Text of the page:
Correlation between bias and true parameter values

This is a follow-up question from my previous post.

I would basically like to examine the effects of a predictor on the differences between two proportions (\frac{n_1}{N_1} - \frac{n_2}{N_2}). The input data are the four count variables from which to calculate the two proportions (n_1, N_1, n_2, N_2) and a predictor variable (x).

Based on the suggestions I received on my previous post, I am trying to follow @betanalpha’s simulation-based calibration and a principled Bayesian workflow as explained in Schad et al. (2020), and found that even though the model overall may look acceptable (I’m actually not very sure of this – Do extremely high contraction ratios in the upper left panel in the figure below suggest something like I should use a more informative prior?), there is a negative correlation (r = -0.47) between the true values of beta (i.e., slope for x) and the bias, as shown in the lower left panel.

I thought it might be because the prior is dragging the posterior towards 0, so I tested it again with a fixed true value (0.5) and the prior whose mean is the fixed value. As shown in the lower right panel, however, the bias still remains. An even more strongly negative correlation between bias and true values (r = -0.65) is observed in the intercept parameter (figure not shown).

I am wondering if there is a way to figure out possible reasons for the correlation and bias, and how I can go about fixing them.

Here is the Stan code used (identical to the code in my earlier post):

data {
int<lower=0> N; // total number of observations
int<lower=1> denom1[N]; // denominator of the first proportion
int<lower=1> denom2[N]; // denominator of the second proportion
int<lower=0> nom1[N]; // nominator of the first proportion
int<lower=0> nom2[N]; // nominator of the second proportion
real x[N]; // predictor variable
}

parameters {
real<lower=0, upper=1> theta1[N]; // the first proportion
real<lower=0, upper=1> theta2[N]; // the second proportion
real alpha; // intercept
real beta; // slope parameter for x
real<lower=0> sigma; // SD of the error term
}

transformed parameters {
real<lower=-1, upper=1> deltaP[N]; // Delta P
for (i in 1:N) {
deltaP[i] = theta1[i] - theta2[i];
}
}

model {
// priors
theta1 ~ beta(1, 1);
theta2 ~ beta(1, 1);
alpha ~ normal(0, 1);
beta ~ normal(0, 1);   //beta ~ normal(0.5, 1); for the lower right panel
sigma ~ normal(0, 1) T[0, ];

for (i in 1:N) {
// estimating thetas based on denoms and noms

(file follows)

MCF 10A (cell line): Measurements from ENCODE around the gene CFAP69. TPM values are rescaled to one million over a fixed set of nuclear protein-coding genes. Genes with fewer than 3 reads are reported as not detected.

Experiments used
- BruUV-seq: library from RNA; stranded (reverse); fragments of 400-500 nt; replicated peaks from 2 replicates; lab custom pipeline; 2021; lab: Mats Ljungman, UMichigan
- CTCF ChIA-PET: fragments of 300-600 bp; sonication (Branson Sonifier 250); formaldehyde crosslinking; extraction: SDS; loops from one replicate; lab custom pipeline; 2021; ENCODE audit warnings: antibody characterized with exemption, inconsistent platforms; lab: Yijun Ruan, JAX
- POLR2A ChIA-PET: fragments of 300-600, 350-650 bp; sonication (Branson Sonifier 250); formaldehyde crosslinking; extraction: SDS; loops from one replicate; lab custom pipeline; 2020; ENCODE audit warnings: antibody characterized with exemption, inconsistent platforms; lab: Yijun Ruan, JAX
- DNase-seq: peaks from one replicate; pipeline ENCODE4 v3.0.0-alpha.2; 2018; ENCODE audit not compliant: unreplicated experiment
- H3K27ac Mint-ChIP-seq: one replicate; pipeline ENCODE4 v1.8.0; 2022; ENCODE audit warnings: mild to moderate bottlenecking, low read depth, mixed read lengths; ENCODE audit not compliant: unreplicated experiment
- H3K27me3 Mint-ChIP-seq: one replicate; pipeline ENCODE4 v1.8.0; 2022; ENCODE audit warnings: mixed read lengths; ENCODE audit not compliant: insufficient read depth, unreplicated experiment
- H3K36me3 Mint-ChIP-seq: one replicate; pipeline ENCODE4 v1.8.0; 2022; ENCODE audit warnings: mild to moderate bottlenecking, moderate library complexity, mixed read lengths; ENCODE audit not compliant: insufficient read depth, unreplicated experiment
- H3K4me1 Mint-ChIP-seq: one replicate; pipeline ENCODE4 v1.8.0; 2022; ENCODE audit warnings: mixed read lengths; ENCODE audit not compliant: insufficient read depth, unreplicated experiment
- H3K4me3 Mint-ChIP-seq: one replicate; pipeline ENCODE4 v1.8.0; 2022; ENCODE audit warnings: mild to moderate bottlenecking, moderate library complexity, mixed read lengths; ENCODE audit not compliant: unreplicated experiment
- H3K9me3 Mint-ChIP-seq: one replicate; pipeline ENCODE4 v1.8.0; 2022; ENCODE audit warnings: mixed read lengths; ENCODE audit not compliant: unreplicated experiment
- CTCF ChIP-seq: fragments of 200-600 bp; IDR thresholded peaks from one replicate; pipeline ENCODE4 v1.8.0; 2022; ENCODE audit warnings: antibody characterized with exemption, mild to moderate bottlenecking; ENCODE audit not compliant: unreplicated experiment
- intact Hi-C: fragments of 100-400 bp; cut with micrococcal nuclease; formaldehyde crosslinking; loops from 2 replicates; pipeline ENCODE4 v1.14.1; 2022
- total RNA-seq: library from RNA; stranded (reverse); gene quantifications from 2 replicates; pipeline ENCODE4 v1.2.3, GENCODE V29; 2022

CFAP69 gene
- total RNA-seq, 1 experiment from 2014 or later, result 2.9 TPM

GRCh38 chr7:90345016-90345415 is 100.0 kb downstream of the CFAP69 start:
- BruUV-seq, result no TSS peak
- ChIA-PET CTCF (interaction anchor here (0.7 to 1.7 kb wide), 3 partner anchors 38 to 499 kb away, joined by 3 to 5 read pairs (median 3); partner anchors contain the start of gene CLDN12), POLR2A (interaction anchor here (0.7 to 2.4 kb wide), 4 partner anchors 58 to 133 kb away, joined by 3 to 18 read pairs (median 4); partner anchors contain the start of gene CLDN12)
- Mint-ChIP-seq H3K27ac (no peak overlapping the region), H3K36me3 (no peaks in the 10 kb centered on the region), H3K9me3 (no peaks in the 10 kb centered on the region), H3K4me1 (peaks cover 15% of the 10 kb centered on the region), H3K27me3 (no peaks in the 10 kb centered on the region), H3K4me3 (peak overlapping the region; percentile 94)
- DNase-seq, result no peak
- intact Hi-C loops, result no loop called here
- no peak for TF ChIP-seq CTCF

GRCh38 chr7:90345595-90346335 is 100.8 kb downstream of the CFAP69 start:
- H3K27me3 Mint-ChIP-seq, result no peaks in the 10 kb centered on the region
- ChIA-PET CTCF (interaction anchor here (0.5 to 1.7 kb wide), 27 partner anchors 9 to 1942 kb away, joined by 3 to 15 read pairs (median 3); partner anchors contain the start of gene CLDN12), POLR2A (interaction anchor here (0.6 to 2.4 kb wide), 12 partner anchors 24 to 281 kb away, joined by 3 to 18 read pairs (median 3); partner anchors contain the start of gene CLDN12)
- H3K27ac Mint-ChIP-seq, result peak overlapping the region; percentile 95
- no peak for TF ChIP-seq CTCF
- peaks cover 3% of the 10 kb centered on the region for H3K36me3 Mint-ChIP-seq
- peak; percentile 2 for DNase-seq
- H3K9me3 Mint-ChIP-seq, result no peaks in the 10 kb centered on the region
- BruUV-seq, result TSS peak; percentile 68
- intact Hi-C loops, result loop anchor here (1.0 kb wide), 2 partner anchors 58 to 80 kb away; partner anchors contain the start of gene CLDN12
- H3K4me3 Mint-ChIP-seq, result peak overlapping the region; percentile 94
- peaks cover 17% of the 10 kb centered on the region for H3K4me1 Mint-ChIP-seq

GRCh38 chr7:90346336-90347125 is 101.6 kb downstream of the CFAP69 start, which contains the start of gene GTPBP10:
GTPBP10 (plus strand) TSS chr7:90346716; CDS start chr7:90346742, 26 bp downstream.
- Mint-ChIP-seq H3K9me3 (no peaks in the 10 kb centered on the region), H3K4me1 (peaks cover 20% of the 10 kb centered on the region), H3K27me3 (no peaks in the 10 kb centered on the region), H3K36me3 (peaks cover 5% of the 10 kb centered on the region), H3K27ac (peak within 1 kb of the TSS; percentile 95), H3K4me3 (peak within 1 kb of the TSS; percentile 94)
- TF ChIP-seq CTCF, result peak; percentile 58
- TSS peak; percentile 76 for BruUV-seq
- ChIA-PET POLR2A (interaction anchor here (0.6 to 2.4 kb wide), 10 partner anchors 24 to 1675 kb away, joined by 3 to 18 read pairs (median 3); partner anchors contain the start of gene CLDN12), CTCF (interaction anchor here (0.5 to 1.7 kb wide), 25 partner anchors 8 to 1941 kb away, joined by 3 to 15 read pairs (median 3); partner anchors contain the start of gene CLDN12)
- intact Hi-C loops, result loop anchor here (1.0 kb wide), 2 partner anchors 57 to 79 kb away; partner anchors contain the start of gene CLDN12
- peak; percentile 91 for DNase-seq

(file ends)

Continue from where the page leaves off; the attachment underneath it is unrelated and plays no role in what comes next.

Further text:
nom1[i] ~ binomial(denom1[i], theta1[i]);
nom2[i] ~ binomial(denom2[i], theta2[i]);
// deltaP is sampled from the truncated normal distribution whose mean is alpha + beta * x and the SD is sigma
deltaP[i] ~ normal(alpha + beta * x[i], sigma) T[-1, 1];
}
}


And here is the R cod used to perform simulation:

library("rstan")
library("brms")

# number of simultations
nsim <- 1000
# sample size per simulation
N <- 100
alpha_cf <- beta_cf <- sigma_cf <- Rhats <- div_trans <- neffRatio <- sbc_rank <- z_score <- contraction <- sbc_rank_alpha <- z_score_alpha <- contraction_alpha <- numeric(nsim)
x_cf <- deltaP_cf <- theta1_cf <- theta2_cf <- denom1_cf <- denom2_cf <- nom1_cf <- nom2_cf <- vector("list", nsim)
t <- proc.time()
for (j in 1:nsim) {
set.seed(j)

while (TRUE) {
# predictor values
x_cf[[j]] <- runif(N, -1, 1)
# True parameter values
alpha_cf[j] <- rnorm(1, 0, 1)
beta_cf[j] <- rnorm(1, 0, 1) # 0.5 for the lower right panel
sigma_cf[j] <- abs(rnorm(1, mean = 0, sd = 1))
deltaP_cf[[j]] <- alpha_cf[j] + beta_cf[j] * x_cf[[j]] + rnorm(N, sd = sigma_cf[j])
if (all(deltaP_cf[[j]] <= 1) & all(deltaP_cf[[j]] >= -1)) break
}

# theta values
theta1_cf[[j]] <- theta2_cf[[j]] <- numeric(N)
for (i in 1:N) {
if (deltaP_cf[[j]][i] > 0) {
theta1_cf[[j]][i] <- runif(1, deltaP_cf[[j]][i], 1)
theta2_cf[[j]][i] <- theta1_cf[[j]][i] - deltaP_cf[[j]][i]
} else {
theta2_cf[[j]][i] <- runif(1, abs(deltaP_cf[[j]][i]), 1)
theta1_cf[[j]][i] <- theta2_cf[[j]][i] + deltaP_cf[[j]][i]
}
}

# denoms and noms
denom1_cf[[j]] <- sample(10:100, size = N, replace = TRUE)
denom2_cf[[j]] <- sample(10:100, size = N, replace = TRUE)
nom1_cf[[j]] <- rbinom(N, denom1_cf[[j]], theta1_cf[[j]])
nom2_cf[[j]] <- rbinom(N, denom2_cf[[j]], theta2_cf[[j]])

### fit the model
fit_cf <- sampling(model_cf,
data = list(
N = N,
denom1 = denom1_cf[[j]],
denom2 = denom2_cf[[j]],
nom1 = nom1_cf[[j]],
nom2 = nom2_cf[[j]],